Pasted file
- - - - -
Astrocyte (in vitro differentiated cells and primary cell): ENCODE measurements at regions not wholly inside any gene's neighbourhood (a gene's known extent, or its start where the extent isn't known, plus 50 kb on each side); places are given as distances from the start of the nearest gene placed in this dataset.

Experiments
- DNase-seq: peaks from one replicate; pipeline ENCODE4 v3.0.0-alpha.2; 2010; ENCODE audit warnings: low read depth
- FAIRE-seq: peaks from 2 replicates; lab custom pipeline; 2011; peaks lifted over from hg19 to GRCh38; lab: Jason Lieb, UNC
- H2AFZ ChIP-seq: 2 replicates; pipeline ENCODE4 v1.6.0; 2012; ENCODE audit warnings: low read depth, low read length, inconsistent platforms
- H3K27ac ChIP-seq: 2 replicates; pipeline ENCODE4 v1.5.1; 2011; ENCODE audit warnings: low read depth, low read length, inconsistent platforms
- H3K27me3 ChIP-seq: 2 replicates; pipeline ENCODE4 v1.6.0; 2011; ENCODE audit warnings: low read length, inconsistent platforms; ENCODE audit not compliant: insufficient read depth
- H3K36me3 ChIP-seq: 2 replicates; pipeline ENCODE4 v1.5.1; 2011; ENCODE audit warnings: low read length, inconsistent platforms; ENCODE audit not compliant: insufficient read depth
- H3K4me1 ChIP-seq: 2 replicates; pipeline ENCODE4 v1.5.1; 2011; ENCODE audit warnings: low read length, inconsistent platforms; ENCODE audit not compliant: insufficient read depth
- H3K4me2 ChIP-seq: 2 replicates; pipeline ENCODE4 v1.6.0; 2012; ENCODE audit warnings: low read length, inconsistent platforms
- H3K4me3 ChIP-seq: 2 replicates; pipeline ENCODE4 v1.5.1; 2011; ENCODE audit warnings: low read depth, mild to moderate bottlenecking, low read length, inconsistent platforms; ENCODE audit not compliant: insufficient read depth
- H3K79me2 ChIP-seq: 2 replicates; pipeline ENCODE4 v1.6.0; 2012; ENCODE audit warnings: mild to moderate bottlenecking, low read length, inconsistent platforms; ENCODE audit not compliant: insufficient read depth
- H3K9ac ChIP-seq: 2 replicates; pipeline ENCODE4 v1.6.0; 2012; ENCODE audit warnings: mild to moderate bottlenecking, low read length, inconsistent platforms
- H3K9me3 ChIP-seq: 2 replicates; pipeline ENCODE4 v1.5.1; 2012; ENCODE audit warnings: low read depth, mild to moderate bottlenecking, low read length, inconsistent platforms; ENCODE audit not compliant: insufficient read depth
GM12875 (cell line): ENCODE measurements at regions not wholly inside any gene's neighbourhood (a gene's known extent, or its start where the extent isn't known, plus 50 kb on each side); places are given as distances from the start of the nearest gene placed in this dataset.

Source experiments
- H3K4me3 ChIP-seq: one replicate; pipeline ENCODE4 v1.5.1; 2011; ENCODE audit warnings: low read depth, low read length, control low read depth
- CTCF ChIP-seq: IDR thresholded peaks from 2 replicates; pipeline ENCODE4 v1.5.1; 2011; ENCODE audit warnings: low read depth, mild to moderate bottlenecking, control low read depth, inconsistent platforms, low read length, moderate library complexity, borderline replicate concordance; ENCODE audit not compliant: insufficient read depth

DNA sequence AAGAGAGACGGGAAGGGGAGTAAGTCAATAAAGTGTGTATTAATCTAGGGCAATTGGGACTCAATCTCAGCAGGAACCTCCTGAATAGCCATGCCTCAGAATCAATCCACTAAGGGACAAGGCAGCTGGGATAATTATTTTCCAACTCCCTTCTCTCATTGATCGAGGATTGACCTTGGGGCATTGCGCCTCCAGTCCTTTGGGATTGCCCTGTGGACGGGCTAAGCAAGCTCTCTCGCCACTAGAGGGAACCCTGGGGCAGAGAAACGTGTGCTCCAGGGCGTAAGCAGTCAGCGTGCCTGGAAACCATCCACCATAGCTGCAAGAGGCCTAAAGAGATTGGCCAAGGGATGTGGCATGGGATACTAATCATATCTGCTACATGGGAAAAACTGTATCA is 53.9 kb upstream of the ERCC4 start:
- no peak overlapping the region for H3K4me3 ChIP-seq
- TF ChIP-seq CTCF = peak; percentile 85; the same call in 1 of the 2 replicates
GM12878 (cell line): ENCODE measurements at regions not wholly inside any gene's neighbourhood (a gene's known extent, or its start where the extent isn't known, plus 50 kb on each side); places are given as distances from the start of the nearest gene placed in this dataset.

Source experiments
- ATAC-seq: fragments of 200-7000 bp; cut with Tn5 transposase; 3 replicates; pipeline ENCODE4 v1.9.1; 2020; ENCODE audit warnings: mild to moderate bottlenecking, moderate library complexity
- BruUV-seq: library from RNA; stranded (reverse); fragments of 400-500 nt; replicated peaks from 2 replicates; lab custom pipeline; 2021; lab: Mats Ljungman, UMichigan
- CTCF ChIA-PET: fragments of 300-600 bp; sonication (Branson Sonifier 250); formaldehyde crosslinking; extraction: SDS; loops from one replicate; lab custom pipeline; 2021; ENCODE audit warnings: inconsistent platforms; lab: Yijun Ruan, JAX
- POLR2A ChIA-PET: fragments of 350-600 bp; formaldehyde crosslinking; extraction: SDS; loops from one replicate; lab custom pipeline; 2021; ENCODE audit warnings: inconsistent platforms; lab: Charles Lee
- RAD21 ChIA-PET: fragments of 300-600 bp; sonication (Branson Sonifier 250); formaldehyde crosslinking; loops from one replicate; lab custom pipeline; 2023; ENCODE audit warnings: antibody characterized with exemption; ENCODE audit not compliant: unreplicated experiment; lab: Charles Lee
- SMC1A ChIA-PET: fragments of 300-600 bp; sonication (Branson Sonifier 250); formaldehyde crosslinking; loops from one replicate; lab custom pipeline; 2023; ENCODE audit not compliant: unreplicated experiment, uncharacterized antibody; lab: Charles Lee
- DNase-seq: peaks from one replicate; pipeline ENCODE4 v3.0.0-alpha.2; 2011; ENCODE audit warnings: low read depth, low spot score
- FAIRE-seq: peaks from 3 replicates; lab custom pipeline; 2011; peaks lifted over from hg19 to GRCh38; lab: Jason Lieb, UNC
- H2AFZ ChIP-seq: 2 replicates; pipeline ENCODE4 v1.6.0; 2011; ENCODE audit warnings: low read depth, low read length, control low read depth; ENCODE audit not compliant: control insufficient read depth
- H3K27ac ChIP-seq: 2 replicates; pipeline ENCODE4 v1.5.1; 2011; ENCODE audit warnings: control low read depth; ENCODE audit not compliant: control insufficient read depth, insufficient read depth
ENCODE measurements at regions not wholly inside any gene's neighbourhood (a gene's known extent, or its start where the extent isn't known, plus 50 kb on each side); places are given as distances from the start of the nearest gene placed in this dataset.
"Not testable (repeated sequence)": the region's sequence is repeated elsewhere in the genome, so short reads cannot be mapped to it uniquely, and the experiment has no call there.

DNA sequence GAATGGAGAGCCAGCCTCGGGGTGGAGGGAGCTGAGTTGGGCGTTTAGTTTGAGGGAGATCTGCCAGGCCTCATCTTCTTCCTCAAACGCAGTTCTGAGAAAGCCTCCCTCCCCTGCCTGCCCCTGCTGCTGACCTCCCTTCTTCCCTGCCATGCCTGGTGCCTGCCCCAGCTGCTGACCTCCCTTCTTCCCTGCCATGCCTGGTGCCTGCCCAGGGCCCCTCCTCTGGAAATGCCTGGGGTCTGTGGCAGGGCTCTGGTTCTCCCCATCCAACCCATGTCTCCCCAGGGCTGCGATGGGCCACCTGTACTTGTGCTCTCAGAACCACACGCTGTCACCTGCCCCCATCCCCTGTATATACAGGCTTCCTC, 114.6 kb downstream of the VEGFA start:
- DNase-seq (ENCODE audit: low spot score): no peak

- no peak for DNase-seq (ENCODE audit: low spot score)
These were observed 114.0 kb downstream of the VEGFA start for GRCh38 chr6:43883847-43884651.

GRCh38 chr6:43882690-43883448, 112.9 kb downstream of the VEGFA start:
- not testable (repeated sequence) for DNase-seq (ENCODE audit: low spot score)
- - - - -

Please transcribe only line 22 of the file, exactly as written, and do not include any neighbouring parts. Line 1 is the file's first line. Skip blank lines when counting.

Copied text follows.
GM12878 (cell line): ENCODE measurements at regions not wholly inside any gene's neighbourhood (a gene's known extent, or its start where the extent isn't known, plus 50 kb on each side); places are given as distances from the start of the nearest gene placed in this dataset.